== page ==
VNC is one option, but I don’t really like it.

UltraVNC is what I recommend-- I’m not sure if you consider that vanilla VNC or not, but it’s the best of the alternatives IMO.


#15

I do use shortcuts

Sorry, you’re right-- I didn’t read closely enough! Mea culpa.

My post will now hide in shame.

Not at all! Your post was so good I had to steal it!

I now have a widescreen 1620x1050 laptop and when I connect to the 1600x1200 machine at work it punts and give me a 1400x1050 window instead of a full screen.

We tested this with one of the Apple 1920x1200 widescreen LCD displays here at work, and you’re right. Remote desktop just doesn’t support any widescreen resolutions! We tried a few quick hacks to get full-screen 1920x1200 but nothing worked. We had black bars on the side (effective 1600x1200) no matter what we tried.


#16

Here is how I reboot/shutdown when in a Remote Desktop connection:

From the run box:
shutdown -r -t 2

-r for reboot
-t for time to reboot, gives a buffer for some apps to close.

I remote desktop to and from my Media Center machine on my widescreen Dell monitor, always seems to work for me, as long as I always run full screen.


#17

Sure there would-- the protocol is sending the video diffs over the wire.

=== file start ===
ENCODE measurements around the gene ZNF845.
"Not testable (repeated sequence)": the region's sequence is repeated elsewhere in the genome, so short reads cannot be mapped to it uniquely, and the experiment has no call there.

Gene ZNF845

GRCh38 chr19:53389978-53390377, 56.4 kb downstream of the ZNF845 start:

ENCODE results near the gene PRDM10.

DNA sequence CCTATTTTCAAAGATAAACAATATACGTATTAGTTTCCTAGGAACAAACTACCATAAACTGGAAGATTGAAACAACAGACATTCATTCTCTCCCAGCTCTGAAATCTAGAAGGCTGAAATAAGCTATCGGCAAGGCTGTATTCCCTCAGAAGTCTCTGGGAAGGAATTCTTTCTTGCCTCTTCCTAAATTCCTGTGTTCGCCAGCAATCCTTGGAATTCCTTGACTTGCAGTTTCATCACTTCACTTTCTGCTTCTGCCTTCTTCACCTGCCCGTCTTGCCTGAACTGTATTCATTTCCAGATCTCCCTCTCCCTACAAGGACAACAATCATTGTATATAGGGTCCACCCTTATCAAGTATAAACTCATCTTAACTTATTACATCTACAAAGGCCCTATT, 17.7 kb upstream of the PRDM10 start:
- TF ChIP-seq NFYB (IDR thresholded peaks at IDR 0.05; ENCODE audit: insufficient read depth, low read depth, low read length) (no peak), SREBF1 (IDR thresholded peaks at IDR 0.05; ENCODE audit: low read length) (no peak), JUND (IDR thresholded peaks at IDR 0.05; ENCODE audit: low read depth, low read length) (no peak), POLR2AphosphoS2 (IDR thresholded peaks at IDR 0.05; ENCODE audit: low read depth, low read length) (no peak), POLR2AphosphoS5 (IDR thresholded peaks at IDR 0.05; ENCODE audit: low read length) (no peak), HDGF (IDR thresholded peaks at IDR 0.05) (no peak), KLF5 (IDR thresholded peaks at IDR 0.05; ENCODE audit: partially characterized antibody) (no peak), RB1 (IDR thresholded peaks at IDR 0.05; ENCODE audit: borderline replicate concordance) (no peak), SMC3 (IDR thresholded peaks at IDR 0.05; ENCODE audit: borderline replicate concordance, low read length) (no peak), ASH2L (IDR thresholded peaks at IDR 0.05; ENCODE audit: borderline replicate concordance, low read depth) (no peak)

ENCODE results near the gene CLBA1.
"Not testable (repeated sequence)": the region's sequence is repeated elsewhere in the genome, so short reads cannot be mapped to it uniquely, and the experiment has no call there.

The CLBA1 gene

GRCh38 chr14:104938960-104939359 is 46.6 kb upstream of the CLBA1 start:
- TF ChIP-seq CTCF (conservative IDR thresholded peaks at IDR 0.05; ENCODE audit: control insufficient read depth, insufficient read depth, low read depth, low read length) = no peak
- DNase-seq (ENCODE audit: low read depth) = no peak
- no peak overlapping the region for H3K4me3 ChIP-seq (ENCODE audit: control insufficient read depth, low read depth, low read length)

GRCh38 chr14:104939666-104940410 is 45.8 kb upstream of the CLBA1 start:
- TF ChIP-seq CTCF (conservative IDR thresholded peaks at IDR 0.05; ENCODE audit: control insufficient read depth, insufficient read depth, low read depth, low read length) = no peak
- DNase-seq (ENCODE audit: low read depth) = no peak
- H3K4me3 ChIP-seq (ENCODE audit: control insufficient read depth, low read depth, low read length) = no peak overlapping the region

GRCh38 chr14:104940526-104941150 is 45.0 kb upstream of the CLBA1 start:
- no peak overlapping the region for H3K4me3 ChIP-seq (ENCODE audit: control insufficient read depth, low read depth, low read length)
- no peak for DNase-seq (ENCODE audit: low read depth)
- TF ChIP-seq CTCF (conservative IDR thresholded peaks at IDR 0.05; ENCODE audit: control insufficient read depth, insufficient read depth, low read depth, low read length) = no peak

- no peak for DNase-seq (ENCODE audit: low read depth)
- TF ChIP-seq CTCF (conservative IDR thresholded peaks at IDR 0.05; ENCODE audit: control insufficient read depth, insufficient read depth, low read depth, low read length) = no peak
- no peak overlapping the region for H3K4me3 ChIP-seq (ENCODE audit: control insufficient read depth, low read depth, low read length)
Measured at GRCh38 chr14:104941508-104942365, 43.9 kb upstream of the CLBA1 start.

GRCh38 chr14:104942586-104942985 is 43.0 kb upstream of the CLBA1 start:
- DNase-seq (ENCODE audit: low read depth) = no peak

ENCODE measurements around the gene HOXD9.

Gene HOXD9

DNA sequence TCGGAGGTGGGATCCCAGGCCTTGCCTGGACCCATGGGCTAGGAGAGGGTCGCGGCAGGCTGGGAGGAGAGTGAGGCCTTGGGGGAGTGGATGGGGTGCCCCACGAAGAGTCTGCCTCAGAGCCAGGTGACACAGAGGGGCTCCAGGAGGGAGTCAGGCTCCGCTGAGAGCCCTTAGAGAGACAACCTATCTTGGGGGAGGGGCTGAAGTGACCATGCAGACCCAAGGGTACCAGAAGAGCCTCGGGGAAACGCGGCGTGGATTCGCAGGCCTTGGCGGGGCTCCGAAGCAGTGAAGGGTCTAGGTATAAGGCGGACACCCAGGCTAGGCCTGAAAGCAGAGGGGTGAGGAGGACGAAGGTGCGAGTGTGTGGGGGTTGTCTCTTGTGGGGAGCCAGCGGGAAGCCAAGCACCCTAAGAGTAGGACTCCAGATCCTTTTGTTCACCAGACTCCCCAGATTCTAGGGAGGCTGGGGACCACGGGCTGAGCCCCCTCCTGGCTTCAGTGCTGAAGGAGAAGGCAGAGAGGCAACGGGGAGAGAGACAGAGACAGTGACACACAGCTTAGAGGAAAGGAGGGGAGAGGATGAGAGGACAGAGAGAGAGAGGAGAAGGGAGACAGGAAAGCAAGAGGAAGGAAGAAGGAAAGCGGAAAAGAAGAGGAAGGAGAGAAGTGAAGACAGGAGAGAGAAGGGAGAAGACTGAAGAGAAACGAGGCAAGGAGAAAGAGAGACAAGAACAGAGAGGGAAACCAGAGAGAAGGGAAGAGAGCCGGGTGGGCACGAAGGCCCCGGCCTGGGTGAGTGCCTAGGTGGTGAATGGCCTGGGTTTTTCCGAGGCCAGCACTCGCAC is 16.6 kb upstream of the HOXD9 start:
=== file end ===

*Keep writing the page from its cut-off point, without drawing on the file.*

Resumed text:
Sure, but that’s irrelevant for the amount of data per pixel, which is what we’re talking about.

It wouldn’t be a big size savings, admittedly.

Somehow, I doubt they’ll send over 15 bits and go through the trouble of using a shifting bitmask. My guess is they’ll just send the 2 bytes.

On the other hand, they’re probably using compression and I guess 15-bit data will compress better than 16-bit data, so you may be right after all.


#18

DameWare is pretty slick too. I don’t remember the cost, but it isn’t bad.

I usually use UltraVNC or RemoteDesktop, depending on if I want to control an existing session, or just use the machine.


#19

Your post is so well written, Jeff. My post will now hide in shame.


#20

Thanks for this info…super helpful. Can’t count how many times I go to alt-tab and, of course, utterly fail to do what I plan on doing.

I do use shortcuts, and now that you mention it, I’m the ONLY ONE in the office who blocks the computer everytime I walk away

I’m in the same boat. Note, though, that Win + L is a much faster way to lock your workstation. OK, not much faster, but at least somewhat faster :).